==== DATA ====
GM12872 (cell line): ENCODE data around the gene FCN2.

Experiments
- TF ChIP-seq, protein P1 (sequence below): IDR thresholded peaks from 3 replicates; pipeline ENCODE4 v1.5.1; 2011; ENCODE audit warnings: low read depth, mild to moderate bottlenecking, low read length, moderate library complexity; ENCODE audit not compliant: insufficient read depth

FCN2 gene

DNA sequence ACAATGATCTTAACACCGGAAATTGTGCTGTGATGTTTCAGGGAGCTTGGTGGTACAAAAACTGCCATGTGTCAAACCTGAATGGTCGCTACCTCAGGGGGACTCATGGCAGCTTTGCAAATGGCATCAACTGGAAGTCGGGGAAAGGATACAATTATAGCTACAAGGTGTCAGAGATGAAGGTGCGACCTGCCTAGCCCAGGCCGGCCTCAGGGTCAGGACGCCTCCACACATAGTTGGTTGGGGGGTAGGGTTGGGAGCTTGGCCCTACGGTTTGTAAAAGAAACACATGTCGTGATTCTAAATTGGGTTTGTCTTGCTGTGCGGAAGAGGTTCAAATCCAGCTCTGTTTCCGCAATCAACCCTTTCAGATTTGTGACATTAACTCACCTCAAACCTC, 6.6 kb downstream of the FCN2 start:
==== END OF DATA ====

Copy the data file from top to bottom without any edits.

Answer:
GM12872 (cell line): ENCODE data around the gene FCN2.

Experiments
- TF ChIP-seq, protein P1 (sequence below): IDR thresholded peaks from 3 replicates; pipeline ENCODE4 v1.5.1; 2011; ENCODE audit warnings: low read depth, mild to moderate bottlenecking, low read length, moderate library complexity; ENCODE audit not compliant: insufficient read depth

FCN2 gene

DNA sequence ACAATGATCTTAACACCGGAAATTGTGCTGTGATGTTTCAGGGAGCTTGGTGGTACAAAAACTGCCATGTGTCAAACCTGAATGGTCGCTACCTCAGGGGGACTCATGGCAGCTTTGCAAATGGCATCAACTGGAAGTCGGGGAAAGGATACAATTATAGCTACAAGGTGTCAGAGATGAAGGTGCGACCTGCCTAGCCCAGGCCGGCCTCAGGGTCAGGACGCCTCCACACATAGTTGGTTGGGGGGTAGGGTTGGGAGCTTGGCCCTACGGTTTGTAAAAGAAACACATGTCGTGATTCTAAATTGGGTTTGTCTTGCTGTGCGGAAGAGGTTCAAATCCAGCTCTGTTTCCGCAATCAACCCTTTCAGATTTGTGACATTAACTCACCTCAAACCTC, 6.6 kb downstream of the FCN2 start: